Confession: for long time, I've been thinking that C++ reference is a fancy and a completely stupid way of writing a pointer. A way useful only for two things. One is operator overloading when an lvalue is needed - i.e. where "&a += c" semantics is not an acceptable way of writing "a+=c". The second thing is to make it easier to cut-and-paste code across functions, so that a lazy programmer wouldn't have hard time adding all those stars. The truth is different: reference is a significantly different language tool than a pointer. A reference can never be invalid, at least unless forced to be so with a far less-trivial construct than what is needed to make a pointer invalid.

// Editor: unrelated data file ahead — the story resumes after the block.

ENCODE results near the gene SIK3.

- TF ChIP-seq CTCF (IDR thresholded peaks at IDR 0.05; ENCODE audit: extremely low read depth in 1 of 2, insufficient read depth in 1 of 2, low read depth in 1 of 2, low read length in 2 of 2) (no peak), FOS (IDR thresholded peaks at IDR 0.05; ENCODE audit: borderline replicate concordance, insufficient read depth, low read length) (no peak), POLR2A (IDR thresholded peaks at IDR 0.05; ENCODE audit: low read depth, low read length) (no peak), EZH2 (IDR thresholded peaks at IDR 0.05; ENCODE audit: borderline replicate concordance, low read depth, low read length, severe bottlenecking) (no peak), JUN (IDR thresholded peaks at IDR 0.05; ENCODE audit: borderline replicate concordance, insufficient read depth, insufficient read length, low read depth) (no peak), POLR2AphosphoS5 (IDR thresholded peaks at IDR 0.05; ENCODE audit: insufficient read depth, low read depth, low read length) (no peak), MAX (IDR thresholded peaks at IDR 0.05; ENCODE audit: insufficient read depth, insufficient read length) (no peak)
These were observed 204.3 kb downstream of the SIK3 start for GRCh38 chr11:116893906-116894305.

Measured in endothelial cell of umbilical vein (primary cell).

In the modern era of C++ references and boost::shared_ptr, pointers can really be confined to something that is "explicitly nullable" and where you need this nullability.
VZ: "But of course. Every * and -> is an access violation waiting to happen"